Collaborative Research: Exhumation of the Transantarctic Mountains: Constraints from (U-Th)/He Dating of Apatites
This award, provided by the Antarctic Geology and Geophysics Program of the Office of Polar Programs, supports an investigation of the uplift history of the Dry Valleys segment of the Transantarctic Mountains. The overall goal is to further constrain the exhumation history of the Transantarctic Mountains by using the newly developed apatite (U-Th)/He dating method on samples collected in vertical profiles. This approach, combined with existing apatite fission track information will constrain the rate and patterns of exhumation across the Transantarctic Mountains since their inception as a rift-flank uplift in the early Cenozoic.
This project will complement other projects and build on previous interpretations of the exhumation and tectonic history determined using apatite fission track thermochronology. It will bridge the gap between information on erosion rates determined from fission track thermochronology and from cosmogenic surface exposure dating and integrate the exhumation history of the mountains with their landscape evolution. As such, the results from this project will address an outstanding problem in Antarctic science; namely the stability of the East Antarctic Ice Sheet, and the timing of the transition from a "warm" dynamic ice sheet to a cold polar ice sheet. Highly relevant to this issue is the landscape evolution of the Transantarctic Mountains because many diverse lines of evidence for the rate of landscape evolution have been used to argue for a dynamic ice sheet up until either the Pliocene (the "dynamic" ice sheet model) or the middle Miocene (the "stable" ice sheet model). Understanding the past stability or dynamic fluctuations of the East Antarctic ice sheet with respect to the climate record is, of course, important for understanding how the present ice sheet may respond to global warming.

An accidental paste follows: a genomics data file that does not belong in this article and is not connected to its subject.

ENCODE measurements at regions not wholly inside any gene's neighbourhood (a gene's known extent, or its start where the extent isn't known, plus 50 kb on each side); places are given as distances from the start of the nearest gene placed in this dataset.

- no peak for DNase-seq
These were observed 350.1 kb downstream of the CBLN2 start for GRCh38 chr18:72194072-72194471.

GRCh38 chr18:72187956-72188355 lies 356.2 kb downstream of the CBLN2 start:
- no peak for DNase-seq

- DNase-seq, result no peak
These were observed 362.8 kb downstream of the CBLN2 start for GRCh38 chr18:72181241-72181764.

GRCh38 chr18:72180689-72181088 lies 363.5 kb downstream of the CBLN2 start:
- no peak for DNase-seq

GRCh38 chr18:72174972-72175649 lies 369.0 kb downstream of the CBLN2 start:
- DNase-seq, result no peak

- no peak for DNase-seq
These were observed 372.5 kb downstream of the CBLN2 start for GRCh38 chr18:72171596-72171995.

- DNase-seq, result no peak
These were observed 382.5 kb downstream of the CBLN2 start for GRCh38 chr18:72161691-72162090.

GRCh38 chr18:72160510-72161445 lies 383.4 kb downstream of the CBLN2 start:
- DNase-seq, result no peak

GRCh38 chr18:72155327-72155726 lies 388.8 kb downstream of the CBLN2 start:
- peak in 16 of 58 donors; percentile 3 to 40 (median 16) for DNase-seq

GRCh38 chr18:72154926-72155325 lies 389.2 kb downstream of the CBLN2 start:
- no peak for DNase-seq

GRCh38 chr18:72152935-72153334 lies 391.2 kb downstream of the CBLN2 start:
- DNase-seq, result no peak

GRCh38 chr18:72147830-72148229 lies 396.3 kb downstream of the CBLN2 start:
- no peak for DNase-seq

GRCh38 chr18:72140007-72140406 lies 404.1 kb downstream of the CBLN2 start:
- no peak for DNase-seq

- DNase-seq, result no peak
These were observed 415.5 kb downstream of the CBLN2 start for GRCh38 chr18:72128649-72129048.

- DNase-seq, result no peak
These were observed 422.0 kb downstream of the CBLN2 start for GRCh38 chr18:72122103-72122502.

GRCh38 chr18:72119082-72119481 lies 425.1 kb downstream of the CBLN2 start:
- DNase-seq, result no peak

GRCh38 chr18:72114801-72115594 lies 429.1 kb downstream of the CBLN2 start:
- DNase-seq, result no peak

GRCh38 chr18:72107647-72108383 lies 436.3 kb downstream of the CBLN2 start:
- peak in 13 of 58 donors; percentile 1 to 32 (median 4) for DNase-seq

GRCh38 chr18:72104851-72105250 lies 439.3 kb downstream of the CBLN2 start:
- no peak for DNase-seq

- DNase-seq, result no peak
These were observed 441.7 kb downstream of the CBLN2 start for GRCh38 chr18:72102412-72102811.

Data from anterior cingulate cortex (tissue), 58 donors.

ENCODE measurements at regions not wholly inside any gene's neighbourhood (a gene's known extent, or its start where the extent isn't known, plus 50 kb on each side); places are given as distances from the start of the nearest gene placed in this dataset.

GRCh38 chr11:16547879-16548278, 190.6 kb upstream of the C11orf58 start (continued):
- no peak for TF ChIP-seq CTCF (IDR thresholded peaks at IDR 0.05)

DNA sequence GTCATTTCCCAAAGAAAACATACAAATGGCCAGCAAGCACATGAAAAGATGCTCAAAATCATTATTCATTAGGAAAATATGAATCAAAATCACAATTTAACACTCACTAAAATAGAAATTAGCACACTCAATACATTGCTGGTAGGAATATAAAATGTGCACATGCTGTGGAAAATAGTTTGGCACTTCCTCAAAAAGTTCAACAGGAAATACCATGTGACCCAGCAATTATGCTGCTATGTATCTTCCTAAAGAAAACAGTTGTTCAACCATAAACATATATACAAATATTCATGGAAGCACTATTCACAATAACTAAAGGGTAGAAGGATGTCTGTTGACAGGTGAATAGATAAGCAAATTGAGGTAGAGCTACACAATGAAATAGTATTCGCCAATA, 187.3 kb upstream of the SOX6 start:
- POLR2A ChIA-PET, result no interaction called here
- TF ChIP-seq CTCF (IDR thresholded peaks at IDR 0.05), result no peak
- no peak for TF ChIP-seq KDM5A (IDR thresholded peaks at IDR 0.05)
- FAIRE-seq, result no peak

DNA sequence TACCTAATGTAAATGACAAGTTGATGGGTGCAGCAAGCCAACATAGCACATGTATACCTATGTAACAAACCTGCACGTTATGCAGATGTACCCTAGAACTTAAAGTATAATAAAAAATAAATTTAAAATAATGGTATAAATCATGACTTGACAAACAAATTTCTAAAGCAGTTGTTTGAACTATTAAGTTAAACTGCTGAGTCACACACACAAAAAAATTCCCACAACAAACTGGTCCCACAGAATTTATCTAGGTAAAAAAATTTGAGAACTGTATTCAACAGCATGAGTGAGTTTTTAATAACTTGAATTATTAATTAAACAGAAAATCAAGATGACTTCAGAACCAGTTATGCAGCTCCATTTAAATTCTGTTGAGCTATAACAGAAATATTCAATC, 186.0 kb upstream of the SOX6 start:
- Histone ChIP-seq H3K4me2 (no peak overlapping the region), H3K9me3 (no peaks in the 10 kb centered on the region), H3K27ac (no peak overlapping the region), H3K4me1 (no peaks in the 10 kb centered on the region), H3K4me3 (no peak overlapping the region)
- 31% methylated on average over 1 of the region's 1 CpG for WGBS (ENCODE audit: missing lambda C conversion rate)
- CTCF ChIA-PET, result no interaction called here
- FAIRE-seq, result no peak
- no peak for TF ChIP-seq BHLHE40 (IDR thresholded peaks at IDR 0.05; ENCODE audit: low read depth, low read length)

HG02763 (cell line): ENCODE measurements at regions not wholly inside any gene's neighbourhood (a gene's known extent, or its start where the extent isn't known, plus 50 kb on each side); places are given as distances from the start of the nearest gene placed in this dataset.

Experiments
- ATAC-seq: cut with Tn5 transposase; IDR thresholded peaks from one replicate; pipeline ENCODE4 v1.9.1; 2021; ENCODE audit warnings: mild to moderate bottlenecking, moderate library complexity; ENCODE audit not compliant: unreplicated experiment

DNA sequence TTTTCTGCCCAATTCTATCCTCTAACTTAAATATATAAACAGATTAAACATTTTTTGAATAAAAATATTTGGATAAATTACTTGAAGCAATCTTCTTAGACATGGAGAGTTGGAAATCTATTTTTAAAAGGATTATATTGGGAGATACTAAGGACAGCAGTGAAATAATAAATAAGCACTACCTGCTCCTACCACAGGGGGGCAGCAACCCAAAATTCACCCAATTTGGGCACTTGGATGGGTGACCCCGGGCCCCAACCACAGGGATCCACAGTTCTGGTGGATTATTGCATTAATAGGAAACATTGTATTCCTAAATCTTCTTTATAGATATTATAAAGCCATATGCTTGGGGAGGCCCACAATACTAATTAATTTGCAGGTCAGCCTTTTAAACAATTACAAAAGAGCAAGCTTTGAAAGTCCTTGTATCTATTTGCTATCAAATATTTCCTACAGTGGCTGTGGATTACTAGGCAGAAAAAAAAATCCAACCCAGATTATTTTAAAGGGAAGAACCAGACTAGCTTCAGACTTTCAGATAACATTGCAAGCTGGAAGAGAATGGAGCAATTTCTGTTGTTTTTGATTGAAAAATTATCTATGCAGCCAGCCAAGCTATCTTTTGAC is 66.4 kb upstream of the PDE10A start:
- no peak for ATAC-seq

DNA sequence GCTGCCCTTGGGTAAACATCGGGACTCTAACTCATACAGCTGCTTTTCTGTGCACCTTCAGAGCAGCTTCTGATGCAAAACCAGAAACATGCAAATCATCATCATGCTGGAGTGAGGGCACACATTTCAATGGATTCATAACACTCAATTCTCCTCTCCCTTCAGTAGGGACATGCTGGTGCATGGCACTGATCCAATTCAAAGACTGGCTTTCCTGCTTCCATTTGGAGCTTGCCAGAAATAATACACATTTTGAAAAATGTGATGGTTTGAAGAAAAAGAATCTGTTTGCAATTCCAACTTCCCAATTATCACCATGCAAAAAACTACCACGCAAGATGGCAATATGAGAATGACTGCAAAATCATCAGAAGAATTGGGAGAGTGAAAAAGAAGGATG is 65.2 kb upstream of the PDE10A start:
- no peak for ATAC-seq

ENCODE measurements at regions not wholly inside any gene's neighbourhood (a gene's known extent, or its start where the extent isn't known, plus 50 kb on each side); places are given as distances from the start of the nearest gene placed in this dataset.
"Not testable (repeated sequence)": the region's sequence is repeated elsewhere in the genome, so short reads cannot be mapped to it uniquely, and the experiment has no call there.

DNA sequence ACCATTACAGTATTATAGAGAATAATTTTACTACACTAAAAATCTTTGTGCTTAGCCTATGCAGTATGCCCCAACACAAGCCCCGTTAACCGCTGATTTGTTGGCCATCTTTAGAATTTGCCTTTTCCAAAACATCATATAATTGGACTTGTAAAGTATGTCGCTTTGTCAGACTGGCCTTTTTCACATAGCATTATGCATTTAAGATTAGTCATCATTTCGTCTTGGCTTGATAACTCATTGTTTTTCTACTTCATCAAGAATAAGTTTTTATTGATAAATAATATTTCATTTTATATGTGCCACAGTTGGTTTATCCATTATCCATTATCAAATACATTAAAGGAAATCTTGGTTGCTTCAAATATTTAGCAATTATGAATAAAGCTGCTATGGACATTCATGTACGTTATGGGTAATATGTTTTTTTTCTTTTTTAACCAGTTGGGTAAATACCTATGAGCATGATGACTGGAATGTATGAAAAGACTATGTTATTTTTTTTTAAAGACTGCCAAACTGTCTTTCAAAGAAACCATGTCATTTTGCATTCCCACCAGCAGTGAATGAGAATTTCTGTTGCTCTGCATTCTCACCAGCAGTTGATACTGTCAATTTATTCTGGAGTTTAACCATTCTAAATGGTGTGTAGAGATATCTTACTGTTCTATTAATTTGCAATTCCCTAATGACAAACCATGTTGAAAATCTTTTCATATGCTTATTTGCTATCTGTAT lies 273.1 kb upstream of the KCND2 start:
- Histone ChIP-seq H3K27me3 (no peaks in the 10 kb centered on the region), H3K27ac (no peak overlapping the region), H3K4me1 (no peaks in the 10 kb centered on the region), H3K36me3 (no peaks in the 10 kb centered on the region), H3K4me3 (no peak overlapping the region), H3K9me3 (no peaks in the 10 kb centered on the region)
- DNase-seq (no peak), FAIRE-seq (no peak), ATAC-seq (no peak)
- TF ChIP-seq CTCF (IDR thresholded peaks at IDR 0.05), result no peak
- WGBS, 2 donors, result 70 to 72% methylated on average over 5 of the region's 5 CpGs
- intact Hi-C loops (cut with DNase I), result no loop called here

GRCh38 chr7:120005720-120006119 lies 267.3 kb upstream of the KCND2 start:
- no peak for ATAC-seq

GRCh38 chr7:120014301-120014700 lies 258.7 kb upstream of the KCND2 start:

The specific objective of this project is to determine apatite (U-Th)/He age versus elevation trends for a number of vertical profiles from locations within the Transantarctic Mountain front and across the structural grain of the range. Fission track data already exist for all of these profiles, with apatite fission track ages ranging from 150-30 Ma. The greater precision of the (U-Th)/He technique and the fact it records information at lower temperatures (closure temperature of ~70 degrees Celsius; limits of 40-85 degrees Celsius for the He partial retention zone) will allow examination of the exhumation history of the TAM in more detail from ca 130 Ma to ~20 Ma. Another facet is to examine areas where Cretaceous exhumation is recorded and areas where the fission track profiles indicate periods of thermal and tectonic stability and minimal erosion throughout the Cretaceous. The variation of timing of the onset of more rapid exhumation accompanying uplift and formation of the Transantarctic Mountains in the early Cenozoic will also be examined.
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